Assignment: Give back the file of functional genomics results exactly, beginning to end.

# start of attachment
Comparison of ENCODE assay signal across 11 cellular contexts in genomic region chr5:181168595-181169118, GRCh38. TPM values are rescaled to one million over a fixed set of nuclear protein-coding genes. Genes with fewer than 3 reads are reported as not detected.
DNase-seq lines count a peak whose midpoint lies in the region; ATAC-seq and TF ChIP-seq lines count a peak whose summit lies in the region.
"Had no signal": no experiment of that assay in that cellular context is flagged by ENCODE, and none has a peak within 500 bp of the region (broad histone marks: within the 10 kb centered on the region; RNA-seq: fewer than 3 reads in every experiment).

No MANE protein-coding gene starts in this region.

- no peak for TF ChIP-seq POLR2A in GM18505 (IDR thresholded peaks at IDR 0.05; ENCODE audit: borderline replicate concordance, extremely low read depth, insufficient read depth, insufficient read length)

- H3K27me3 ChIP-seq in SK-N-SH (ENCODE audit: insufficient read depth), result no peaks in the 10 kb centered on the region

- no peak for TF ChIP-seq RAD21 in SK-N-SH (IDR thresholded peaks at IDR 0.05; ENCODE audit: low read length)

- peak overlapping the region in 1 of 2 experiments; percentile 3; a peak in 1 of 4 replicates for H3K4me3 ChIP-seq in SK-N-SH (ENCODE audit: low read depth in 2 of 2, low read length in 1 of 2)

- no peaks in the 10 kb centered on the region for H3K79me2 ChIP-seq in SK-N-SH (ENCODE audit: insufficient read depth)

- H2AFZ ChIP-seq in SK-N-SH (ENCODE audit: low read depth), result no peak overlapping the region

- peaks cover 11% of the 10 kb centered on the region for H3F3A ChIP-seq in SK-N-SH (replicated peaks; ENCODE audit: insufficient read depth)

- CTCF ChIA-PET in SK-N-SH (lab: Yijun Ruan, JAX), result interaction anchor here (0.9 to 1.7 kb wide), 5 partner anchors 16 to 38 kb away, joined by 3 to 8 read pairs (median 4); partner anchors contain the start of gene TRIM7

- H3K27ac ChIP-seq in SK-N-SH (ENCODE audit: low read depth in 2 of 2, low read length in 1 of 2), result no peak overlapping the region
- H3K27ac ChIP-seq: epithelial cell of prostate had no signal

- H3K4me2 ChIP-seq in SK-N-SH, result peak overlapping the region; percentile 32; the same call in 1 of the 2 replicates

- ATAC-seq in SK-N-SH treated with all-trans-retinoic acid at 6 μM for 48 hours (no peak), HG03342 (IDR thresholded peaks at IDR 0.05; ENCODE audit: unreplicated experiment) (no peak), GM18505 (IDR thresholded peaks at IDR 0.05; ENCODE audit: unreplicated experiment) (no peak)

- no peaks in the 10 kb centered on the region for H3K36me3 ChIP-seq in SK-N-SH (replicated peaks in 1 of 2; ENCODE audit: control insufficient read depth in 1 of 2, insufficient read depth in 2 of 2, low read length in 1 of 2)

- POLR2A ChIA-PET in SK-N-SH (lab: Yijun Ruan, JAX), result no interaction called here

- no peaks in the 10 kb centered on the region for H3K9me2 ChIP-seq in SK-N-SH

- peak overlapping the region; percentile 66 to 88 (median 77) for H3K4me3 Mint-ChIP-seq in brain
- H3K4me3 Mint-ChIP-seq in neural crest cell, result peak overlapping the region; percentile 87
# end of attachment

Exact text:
Comparison of ENCODE assay signal across 11 cellular contexts in genomic region chr5:181168595-181169118, GRCh38. TPM values are rescaled to one million over a fixed set of nuclear protein-coding genes. Genes with fewer than 3 reads are reported as not detected.
DNase-seq lines count a peak whose midpoint lies in the region; ATAC-seq and TF ChIP-seq lines count a peak whose summit lies in the region.
"Had no signal": no experiment of that assay in that cellular context is flagged by ENCODE, and none has a peak within 500 bp of the region (broad histone marks: within the 10 kb centered on the region; RNA-seq: fewer than 3 reads in every experiment).

No MANE protein-coding gene starts in this region.

- no peak for TF ChIP-seq POLR2A in GM18505 (IDR thresholded peaks at IDR 0.05; ENCODE audit: borderline replicate concordance, extremely low read depth, insufficient read depth, insufficient read length)

- H3K27me3 ChIP-seq in SK-N-SH (ENCODE audit: insufficient read depth), result no peaks in the 10 kb centered on the region

- no peak for TF ChIP-seq RAD21 in SK-N-SH (IDR thresholded peaks at IDR 0.05; ENCODE audit: low read length)

- peak overlapping the region in 1 of 2 experiments; percentile 3; a peak in 1 of 4 replicates for H3K4me3 ChIP-seq in SK-N-SH (ENCODE audit: low read depth in 2 of 2, low read length in 1 of 2)

- no peaks in the 10 kb centered on the region for H3K79me2 ChIP-seq in SK-N-SH (ENCODE audit: insufficient read depth)

- H2AFZ ChIP-seq in SK-N-SH (ENCODE audit: low read depth), result no peak overlapping the region

- peaks cover 11% of the 10 kb centered on the region for H3F3A ChIP-seq in SK-N-SH (replicated peaks; ENCODE audit: insufficient read depth)

- CTCF ChIA-PET in SK-N-SH (lab: Yijun Ruan, JAX), result interaction anchor here (0.9 to 1.7 kb wide), 5 partner anchors 16 to 38 kb away, joined by 3 to 8 read pairs (median 4); partner anchors contain the start of gene TRIM7

- H3K27ac ChIP-seq in SK-N-SH (ENCODE audit: low read depth in 2 of 2, low read length in 1 of 2), result no peak overlapping the region
- H3K27ac ChIP-seq: epithelial cell of prostate had no signal

- H3K4me2 ChIP-seq in SK-N-SH, result peak overlapping the region; percentile 32; the same call in 1 of the 2 replicates

- ATAC-seq in SK-N-SH treated with all-trans-retinoic acid at 6 μM for 48 hours (no peak), HG03342 (IDR thresholded peaks at IDR 0.05; ENCODE audit: unreplicated experiment) (no peak), GM18505 (IDR thresholded peaks at IDR 0.05; ENCODE audit: unreplicated experiment) (no peak)

- no peaks in the 10 kb centered on the region for H3K36me3 ChIP-seq in SK-N-SH (replicated peaks in 1 of 2; ENCODE audit: control insufficient read depth in 1 of 2, insufficient read depth in 2 of 2, low read length in 1 of 2)

- POLR2A ChIA-PET in SK-N-SH (lab: Yijun Ruan, JAX), result no interaction called here

- no peaks in the 10 kb centered on the region for H3K9me2 ChIP-seq in SK-N-SH

- peak overlapping the region; percentile 66 to 88 (median 77) for H3K4me3 Mint-ChIP-seq in brain
- H3K4me3 Mint-ChIP-seq in neural crest cell, result peak overlapping the region; percentile 87